Water-Related News

A 21-year wait for clean water comes to an end for Charleston Park family

Dusty the cockatiel can finally drink from the tap.

More importantly, so can Dusty's owners Sharon and Joseph Redmon.

The development is thanks to a new sulfur and iron filter and sink reverse osmosis system installed Wednesday at the couple’s home in Charleston Park, a low-income Lee County neighborhood tucked amid orange groves off State Road 80 where residents lack access to clean running water.

For two decades, the Redmons bought bottled water for their family and brood of pets. The dining room of their three-bedroom home is stockpiled with jugs and water bottles. A water bottle sits beneath Dusty’s cage. The home’s well water was salty and undrinkable despite the deeper well they dug and the water softener and aerator they added to remove the rotten-egg and sulfur smell.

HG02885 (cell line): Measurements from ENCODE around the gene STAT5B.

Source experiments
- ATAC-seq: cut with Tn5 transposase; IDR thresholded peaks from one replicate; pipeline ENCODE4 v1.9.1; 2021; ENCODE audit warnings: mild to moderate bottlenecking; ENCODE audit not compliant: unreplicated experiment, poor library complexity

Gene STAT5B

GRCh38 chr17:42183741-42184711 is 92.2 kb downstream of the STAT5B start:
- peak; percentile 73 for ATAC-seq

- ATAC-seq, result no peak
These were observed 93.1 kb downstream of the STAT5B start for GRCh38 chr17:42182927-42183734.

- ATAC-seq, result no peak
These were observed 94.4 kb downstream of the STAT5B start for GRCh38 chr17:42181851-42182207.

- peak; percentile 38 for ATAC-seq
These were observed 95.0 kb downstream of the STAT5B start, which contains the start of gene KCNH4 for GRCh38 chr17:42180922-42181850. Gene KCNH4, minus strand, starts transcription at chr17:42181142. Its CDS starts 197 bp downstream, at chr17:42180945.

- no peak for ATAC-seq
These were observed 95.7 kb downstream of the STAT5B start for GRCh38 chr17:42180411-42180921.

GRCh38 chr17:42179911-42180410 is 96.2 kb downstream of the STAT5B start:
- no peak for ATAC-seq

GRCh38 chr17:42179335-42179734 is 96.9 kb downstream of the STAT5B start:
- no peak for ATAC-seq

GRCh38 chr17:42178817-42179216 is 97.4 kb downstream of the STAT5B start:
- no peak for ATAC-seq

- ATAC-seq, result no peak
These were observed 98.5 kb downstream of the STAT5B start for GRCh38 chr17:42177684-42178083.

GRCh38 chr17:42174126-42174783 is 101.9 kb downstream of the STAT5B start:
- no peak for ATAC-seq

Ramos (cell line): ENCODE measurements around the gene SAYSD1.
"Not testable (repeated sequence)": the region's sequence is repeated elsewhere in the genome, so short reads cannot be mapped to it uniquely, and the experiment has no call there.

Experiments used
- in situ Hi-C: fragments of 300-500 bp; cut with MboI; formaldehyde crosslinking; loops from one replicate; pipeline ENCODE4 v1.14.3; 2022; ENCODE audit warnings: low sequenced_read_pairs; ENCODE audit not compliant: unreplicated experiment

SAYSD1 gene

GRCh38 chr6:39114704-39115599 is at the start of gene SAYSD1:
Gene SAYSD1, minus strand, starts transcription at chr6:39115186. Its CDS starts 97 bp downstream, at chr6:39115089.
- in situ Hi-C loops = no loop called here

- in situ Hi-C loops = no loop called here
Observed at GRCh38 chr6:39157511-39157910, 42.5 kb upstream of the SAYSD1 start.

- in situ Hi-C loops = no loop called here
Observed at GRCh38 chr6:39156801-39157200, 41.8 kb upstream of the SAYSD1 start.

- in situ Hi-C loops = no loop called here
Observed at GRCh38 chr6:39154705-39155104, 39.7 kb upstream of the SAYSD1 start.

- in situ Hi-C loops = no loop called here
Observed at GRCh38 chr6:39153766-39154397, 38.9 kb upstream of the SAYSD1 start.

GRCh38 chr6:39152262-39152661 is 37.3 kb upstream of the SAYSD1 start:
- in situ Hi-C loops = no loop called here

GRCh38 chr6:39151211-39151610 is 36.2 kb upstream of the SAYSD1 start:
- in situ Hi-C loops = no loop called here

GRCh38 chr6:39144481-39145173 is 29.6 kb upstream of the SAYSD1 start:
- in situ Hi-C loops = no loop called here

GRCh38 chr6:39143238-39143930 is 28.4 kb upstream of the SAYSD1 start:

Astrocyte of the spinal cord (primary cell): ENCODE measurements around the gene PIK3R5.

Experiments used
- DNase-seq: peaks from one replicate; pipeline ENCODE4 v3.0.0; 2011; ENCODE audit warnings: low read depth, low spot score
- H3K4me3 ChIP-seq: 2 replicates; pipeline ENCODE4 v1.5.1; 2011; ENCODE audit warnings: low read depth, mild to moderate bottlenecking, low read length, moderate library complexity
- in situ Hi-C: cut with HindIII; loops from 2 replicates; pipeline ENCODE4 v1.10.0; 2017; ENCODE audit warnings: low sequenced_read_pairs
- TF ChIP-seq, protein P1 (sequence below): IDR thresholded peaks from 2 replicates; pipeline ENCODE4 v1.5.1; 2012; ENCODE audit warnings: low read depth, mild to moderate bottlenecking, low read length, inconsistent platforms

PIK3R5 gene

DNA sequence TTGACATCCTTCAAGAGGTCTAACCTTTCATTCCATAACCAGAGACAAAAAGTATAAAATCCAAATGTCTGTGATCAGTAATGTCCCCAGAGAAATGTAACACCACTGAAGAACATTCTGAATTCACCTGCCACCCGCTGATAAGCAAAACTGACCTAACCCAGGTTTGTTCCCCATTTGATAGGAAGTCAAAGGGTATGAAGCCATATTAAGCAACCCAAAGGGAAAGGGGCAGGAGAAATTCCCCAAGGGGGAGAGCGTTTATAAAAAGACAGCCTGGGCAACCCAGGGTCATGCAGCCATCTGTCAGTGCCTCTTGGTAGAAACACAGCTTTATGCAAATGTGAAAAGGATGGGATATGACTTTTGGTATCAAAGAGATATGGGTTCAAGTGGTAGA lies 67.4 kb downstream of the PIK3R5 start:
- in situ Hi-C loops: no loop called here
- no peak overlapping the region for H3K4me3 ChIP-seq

“We just gave up on trying to drink that water. I don’t even give the dogs that water,” said Joseph Redmon just before the new system was installed. “I wouldn’t dare try to give them water out of the faucet. If I don’t drink it, why should I give it to them?”

“I don’t even give the dogs that water.”

The water treatment came from donations made to Clean Water for Charleston Park, an initiative of the local outreach group Blankets & Blessings. It began after The News-Press special report on Charleston Park’s enduring water woes. Residents of the primarily black community of about 200 people have raised concerns about bad water to government agencies since the 1990s.